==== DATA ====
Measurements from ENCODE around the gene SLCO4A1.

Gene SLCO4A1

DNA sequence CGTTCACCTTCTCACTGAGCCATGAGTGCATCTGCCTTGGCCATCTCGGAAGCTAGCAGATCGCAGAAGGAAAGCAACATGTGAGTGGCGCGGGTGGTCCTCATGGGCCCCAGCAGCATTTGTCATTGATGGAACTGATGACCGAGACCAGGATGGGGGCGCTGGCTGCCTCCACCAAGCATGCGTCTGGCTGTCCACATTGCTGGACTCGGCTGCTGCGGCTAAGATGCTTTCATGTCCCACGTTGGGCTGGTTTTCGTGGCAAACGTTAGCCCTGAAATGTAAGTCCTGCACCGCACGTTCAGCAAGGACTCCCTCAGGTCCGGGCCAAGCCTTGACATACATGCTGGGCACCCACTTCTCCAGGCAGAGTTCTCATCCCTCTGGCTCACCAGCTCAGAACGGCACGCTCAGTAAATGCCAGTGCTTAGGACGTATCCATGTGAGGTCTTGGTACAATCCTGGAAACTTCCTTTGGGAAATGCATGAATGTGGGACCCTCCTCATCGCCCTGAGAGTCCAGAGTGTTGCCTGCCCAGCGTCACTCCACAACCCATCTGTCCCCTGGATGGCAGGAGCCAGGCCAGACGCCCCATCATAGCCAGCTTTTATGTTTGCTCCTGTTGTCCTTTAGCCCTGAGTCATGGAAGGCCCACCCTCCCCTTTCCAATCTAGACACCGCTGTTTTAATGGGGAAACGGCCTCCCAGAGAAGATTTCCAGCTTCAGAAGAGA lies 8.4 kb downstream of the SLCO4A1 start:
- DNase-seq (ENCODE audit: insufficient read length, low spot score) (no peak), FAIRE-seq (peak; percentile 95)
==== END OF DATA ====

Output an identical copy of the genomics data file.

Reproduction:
Measurements from ENCODE around the gene SLCO4A1.

Gene SLCO4A1

DNA sequence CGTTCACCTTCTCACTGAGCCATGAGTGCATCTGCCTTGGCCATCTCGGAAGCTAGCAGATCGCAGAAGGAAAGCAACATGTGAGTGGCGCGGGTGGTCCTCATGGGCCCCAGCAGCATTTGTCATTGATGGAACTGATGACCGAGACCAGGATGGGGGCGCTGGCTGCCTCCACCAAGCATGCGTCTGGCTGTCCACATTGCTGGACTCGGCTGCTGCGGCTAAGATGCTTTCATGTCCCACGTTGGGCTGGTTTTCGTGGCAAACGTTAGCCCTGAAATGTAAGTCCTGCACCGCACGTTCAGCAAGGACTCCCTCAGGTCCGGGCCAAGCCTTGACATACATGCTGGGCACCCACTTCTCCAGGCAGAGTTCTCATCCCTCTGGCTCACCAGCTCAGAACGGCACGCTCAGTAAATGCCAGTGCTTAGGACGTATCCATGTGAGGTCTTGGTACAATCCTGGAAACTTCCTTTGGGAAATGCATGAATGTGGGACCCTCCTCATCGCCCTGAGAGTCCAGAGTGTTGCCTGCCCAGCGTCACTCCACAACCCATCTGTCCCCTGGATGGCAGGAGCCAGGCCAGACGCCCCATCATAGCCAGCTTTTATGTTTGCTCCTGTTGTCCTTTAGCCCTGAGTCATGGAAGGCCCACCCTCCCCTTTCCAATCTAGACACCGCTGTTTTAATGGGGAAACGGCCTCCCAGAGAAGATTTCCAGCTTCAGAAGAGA lies 8.4 kb downstream of the SLCO4A1 start:
- DNase-seq (ENCODE audit: insufficient read length, low spot score) (no peak), FAIRE-seq (peak; percentile 95)